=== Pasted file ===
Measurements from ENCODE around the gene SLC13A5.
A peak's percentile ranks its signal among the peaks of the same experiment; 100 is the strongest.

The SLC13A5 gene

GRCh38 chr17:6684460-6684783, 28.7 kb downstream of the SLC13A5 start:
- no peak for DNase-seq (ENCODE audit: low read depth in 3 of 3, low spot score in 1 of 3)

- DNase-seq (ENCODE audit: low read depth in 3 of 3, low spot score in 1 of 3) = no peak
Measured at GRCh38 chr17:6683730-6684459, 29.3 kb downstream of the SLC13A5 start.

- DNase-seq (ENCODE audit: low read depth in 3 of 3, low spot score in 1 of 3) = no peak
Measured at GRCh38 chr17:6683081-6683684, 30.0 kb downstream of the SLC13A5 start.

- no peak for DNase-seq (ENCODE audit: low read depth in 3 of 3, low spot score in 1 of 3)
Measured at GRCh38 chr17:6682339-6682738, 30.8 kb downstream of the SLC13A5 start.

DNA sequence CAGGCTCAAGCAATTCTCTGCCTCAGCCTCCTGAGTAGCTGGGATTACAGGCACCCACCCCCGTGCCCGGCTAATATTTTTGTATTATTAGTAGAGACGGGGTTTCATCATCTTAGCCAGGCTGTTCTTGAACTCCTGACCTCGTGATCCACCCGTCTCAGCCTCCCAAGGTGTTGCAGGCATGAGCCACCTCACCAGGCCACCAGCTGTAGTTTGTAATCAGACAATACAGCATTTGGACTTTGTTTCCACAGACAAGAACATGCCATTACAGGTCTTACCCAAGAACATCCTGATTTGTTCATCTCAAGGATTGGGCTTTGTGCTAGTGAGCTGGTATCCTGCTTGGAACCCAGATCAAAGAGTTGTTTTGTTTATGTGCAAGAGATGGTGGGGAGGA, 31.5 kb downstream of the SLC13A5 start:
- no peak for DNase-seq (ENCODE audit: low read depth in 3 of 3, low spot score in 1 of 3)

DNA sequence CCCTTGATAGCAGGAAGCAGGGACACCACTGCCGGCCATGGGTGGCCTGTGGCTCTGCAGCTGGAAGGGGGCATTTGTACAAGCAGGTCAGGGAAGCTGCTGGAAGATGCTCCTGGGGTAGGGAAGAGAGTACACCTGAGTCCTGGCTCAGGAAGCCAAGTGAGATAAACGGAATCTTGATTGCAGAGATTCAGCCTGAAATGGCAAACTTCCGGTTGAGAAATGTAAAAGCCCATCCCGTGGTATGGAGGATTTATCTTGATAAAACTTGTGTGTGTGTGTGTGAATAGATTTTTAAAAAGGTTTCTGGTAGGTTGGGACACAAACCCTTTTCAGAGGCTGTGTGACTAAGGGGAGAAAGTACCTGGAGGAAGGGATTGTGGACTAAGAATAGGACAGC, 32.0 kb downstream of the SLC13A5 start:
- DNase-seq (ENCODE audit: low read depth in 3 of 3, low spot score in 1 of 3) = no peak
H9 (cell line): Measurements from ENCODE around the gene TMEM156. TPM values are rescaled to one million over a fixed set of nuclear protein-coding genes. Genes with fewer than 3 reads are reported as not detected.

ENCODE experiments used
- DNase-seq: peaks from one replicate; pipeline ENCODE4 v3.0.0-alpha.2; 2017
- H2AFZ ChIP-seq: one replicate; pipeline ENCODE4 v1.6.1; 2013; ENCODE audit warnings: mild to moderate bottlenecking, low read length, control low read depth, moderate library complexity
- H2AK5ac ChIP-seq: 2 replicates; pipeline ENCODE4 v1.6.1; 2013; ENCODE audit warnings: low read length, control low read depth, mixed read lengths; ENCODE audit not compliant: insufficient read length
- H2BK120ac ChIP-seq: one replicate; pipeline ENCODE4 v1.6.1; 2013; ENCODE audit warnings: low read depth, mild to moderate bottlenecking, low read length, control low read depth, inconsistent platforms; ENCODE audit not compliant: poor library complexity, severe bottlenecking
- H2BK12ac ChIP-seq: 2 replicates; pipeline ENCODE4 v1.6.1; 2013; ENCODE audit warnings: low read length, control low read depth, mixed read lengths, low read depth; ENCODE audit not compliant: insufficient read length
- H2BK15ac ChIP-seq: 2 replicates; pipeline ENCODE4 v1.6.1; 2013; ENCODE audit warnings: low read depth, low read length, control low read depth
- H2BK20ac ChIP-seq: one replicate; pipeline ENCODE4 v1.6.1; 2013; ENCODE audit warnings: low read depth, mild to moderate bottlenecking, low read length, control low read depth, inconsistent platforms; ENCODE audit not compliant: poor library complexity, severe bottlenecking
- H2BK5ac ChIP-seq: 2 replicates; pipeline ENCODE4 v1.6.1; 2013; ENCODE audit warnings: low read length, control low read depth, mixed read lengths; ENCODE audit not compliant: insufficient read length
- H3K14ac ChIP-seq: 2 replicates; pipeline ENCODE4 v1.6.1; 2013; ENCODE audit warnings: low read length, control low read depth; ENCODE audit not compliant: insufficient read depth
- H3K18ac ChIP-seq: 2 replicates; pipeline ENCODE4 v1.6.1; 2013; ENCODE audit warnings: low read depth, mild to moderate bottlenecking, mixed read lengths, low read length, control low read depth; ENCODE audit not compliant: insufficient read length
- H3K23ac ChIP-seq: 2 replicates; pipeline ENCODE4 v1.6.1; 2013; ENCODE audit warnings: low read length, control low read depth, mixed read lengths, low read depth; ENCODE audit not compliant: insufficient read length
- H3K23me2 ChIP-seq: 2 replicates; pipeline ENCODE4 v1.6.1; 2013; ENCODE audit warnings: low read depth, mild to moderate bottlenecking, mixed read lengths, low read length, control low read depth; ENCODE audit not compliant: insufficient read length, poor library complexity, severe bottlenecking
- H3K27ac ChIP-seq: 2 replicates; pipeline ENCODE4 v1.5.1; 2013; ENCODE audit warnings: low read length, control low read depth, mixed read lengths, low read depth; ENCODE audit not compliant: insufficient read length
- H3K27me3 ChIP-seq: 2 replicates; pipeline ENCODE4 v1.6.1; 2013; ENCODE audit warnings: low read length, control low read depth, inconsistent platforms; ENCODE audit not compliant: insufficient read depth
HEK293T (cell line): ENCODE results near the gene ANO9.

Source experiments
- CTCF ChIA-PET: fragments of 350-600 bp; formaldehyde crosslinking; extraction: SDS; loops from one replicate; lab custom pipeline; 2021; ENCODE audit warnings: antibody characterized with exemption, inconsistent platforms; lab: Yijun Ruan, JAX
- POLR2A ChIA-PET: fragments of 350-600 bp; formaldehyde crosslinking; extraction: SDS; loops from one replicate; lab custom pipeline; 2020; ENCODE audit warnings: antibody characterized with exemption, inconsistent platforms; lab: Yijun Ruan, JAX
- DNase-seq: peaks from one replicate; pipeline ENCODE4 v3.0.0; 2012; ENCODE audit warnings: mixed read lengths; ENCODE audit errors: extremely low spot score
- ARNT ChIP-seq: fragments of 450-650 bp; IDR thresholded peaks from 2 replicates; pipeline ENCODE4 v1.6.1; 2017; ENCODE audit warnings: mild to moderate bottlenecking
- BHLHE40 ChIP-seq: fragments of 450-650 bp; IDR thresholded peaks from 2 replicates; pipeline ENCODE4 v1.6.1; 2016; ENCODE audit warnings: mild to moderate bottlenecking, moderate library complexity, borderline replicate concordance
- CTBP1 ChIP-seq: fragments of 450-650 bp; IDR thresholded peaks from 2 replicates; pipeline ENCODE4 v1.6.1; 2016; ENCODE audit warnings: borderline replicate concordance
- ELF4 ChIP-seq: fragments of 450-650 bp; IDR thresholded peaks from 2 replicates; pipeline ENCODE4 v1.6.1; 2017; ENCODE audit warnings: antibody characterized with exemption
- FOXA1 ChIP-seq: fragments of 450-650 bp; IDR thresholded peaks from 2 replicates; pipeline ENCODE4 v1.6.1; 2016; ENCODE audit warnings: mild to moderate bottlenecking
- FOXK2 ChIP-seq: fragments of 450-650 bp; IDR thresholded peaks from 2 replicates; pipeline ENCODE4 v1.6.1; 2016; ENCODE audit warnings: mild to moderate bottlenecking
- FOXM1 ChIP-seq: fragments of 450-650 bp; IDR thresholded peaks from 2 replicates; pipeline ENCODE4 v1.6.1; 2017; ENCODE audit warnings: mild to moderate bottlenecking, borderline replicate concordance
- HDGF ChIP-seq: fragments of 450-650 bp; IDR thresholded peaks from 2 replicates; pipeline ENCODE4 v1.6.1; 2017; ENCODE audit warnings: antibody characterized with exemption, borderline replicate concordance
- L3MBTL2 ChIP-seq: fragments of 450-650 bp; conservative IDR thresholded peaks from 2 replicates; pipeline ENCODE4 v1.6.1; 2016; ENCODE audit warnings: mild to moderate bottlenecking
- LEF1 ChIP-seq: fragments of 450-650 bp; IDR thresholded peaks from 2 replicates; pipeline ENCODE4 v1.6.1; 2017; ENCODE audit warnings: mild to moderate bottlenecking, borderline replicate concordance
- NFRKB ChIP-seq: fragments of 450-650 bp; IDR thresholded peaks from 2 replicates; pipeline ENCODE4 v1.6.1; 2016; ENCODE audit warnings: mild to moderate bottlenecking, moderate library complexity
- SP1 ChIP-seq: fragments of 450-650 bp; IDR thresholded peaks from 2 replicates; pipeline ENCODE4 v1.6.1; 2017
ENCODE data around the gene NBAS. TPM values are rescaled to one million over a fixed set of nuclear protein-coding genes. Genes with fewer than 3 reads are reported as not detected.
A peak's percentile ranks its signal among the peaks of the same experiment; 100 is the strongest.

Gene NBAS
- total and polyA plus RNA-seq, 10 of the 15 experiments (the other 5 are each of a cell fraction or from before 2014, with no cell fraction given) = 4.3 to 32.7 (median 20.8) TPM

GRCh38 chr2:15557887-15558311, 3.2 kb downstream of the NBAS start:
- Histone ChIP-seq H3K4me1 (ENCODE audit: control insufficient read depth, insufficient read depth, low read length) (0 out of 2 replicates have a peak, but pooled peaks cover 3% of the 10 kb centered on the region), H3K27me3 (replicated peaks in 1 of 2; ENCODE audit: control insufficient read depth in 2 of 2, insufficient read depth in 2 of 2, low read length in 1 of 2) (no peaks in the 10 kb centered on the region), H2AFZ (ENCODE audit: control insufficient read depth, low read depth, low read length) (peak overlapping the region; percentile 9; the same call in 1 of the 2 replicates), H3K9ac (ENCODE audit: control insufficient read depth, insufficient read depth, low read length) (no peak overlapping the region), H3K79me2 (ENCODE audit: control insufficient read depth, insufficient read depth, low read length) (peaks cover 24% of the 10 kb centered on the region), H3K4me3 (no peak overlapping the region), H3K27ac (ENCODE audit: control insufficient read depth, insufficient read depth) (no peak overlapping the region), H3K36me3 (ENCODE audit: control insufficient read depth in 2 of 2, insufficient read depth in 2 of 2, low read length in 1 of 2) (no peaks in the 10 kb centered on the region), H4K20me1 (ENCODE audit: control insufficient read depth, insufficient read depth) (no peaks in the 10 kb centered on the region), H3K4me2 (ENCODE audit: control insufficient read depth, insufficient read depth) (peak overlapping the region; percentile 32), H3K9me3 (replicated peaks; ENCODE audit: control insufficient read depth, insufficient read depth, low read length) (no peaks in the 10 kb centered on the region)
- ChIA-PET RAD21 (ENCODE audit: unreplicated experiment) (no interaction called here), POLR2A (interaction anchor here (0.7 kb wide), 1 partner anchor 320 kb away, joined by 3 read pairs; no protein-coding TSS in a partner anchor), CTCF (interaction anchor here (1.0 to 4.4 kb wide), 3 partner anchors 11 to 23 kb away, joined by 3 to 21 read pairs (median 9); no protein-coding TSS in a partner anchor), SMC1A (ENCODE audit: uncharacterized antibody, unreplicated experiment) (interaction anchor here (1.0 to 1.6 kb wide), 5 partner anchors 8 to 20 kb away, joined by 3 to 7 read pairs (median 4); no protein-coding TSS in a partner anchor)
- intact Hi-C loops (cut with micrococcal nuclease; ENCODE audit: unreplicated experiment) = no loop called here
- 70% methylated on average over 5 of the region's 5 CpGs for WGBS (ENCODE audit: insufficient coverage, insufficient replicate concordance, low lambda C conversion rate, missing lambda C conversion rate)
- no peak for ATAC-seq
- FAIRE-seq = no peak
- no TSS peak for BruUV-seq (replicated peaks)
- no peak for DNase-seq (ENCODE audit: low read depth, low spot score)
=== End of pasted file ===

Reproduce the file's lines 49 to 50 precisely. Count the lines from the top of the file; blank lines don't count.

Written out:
ENCODE data around the gene NBAS. TPM values are rescaled to one million over a fixed set of nuclear protein-coding genes. Genes with fewer than 3 reads are reported as not detected.
A peak's percentile ranks its signal among the peaks of the same experiment; 100 is the strongest.